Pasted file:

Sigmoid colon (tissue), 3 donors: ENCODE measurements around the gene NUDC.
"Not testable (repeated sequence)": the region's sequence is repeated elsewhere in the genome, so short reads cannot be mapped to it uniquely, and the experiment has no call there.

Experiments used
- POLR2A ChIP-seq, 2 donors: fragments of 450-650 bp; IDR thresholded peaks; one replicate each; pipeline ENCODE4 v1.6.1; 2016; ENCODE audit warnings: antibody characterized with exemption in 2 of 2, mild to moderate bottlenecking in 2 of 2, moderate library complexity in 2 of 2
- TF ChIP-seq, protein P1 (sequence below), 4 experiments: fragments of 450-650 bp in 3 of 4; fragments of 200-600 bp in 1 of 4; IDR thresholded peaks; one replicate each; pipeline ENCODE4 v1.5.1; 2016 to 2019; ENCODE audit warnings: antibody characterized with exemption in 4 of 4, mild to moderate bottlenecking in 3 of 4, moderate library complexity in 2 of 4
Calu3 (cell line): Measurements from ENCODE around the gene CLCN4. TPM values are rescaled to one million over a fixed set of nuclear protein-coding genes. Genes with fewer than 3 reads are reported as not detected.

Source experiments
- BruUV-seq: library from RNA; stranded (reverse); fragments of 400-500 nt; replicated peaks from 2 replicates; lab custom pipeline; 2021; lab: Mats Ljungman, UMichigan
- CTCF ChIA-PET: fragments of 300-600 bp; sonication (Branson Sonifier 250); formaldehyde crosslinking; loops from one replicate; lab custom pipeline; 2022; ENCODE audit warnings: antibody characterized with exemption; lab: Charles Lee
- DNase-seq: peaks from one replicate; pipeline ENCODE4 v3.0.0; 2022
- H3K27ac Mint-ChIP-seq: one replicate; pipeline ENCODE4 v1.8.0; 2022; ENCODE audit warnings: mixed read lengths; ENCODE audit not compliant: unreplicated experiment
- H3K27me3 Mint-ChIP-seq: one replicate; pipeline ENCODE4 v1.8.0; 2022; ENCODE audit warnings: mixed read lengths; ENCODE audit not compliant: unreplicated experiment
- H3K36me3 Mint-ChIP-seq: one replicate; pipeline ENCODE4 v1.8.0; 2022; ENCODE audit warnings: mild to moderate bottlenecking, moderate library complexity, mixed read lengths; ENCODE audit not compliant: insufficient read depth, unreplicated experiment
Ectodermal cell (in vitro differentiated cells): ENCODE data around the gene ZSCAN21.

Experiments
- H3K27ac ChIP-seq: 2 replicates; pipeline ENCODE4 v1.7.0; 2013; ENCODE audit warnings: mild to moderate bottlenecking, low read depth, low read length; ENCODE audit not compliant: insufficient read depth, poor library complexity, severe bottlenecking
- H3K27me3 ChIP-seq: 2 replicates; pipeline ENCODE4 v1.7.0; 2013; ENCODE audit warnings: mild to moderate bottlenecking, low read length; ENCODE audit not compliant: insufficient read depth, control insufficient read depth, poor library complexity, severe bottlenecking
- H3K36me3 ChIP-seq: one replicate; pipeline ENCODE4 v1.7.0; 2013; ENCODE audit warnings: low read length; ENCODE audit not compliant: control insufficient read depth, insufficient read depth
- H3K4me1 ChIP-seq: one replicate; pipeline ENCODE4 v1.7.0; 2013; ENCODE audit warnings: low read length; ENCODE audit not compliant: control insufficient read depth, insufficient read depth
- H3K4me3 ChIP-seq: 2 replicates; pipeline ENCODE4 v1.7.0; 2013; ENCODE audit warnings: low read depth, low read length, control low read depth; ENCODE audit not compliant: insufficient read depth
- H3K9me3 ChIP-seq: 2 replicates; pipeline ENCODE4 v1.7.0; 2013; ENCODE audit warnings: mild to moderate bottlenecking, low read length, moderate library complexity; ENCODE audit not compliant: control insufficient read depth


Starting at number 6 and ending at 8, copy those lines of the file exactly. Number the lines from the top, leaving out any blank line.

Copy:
Calu3 (cell line): Measurements from ENCODE around the gene CLCN4. TPM values are rescaled to one million over a fixed set of nuclear protein-coding genes. Genes with fewer than 3 reads are reported as not detected.

Source experiments
- BruUV-seq: library from RNA; stranded (reverse); fragments of 400-500 nt; replicated peaks from 2 replicates; lab custom pipeline; 2021; lab: Mats Ljungman, UMichigan